Finding alternative sources of energy remains a large, global topic. A quick check of Google News returns almost 8,000 news items in the past month alone. The Emerson Alternative Fuels team, led by director Al Novak, is holding a fourth regional summit on December 16 in Houston, Texas. The Alternative Fuels Summit has as its focus the successful commercialization of alternative fuels and coal gasification technologies.
These summits bring together industry leaders, investors, academia, and other experts to discuss the technologies, feedstock issues, and best practice developed to date. The goal is to find ways to reduce risks, lower the costs of production, and find commercial viability for the many types of alternative fuels. Some examples of these alternative fuels include wood waste to ethanol, animal fats to clean diesel fuel, and coal gasification.
The speakers at the Houston event include:
- Phil Amick, commercialization director, gasification, Conoco-Phillips, on feedstock conversion technologies
- John Derbyshire, senior vice president, KBR, on feedstock conversion technologies
- Matt Whitaker, senior vice president, Synthesis Energy Systems, on process commercialization of a new technology
- James Childress, executive director, Gasification Technologies Council, on the legislative landscape
- James Stanley, manager for alternative fuels for Emerson, on reducing project risk, costs and scheduling – on blueprint to production
I caught up with James Stanley and asked him about some of the key points he planned to discuss. He noted that synfuels from coal, pet coke, and other non-traditional feedstocks would be imperative to the U.S. energy portfolio. Whether a company is retrofitting a brownfield site or building a greenfield site, following processes such as Independent Project Analysis and PEpC are key to success. James also pointed to the trend of increasing process complexity and increasing safety instrumented system (SIS) requirements for gasification projects. Partnering early with a main automation contractor can help reduce risk during project execution, commissioning, and start-up.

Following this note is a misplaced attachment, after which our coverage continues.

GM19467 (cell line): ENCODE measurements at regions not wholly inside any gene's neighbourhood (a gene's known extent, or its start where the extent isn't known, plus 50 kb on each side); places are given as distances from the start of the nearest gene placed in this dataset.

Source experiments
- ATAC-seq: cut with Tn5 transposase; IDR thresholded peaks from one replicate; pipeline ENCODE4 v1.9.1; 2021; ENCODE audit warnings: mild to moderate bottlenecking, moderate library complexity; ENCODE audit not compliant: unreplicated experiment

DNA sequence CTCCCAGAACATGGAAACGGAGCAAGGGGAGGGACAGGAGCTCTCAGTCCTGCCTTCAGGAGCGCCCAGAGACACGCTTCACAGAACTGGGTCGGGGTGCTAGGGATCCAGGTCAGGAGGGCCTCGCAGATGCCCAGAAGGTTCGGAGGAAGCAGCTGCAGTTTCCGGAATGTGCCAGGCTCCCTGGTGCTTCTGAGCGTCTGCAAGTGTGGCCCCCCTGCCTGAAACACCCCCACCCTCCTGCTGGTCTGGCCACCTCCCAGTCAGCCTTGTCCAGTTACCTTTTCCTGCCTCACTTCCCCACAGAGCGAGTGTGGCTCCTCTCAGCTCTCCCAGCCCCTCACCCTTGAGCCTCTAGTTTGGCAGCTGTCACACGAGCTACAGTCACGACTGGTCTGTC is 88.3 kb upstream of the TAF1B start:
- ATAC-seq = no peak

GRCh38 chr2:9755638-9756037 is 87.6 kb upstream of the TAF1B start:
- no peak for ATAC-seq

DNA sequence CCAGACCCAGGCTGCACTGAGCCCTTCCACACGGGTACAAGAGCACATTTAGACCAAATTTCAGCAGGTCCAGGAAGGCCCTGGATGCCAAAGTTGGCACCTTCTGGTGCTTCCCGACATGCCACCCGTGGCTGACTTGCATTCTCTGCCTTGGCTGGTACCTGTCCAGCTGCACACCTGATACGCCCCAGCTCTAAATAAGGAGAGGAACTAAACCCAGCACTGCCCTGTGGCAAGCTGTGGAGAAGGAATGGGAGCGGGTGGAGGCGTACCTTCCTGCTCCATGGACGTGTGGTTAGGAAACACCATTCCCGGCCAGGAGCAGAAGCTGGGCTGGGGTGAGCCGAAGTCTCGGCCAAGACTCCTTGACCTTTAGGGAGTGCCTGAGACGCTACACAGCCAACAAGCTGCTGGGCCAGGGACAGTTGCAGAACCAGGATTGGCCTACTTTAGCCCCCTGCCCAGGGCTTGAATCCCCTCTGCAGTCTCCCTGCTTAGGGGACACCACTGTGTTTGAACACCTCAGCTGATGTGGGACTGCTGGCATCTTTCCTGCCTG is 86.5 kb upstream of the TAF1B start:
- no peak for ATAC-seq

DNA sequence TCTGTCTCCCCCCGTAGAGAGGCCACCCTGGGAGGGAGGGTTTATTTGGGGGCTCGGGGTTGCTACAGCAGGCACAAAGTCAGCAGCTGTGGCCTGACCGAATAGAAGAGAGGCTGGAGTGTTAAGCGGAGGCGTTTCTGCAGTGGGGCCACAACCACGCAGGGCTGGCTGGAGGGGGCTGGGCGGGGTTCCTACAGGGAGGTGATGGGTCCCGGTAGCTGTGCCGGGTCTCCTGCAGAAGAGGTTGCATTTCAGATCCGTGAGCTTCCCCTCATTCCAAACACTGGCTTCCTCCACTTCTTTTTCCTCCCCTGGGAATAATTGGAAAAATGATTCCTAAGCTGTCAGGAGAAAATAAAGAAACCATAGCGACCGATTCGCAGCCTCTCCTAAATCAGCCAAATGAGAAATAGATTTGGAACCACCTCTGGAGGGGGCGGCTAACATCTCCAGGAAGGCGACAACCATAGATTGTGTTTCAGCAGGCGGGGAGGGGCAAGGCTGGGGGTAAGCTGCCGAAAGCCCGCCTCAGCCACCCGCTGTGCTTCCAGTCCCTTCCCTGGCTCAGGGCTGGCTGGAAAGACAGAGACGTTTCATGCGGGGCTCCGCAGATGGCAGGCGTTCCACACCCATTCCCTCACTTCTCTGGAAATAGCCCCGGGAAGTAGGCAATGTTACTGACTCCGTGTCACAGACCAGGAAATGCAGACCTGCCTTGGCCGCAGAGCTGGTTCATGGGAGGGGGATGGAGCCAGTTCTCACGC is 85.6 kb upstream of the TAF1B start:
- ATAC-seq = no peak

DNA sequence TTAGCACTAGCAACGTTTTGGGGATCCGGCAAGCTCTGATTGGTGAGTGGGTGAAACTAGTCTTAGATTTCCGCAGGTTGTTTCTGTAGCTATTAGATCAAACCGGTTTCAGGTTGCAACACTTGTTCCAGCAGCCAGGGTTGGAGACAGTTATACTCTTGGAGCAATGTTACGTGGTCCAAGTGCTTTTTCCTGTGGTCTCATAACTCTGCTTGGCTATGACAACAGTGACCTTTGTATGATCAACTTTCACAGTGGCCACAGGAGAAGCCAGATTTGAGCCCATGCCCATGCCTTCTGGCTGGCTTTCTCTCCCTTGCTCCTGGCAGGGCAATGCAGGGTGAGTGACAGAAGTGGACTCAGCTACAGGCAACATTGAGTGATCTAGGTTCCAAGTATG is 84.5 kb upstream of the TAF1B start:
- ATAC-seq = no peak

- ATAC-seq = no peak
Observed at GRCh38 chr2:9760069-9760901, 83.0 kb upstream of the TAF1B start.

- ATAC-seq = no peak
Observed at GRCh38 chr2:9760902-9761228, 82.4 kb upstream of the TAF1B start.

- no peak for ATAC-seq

The session kicks off with a keynote presentation by Michael Williams, the commissioner for the Railroad Commission of Texas. Beyond its initial charter to regulate railroad charges and tariffs, the commission now regulates all energy in the state of Texas.
If you’re involved in the research, funding, design, engineering, or production related to alternative forms of energy, you may want to visit the alternative fuels website and register for one of the 50 slots.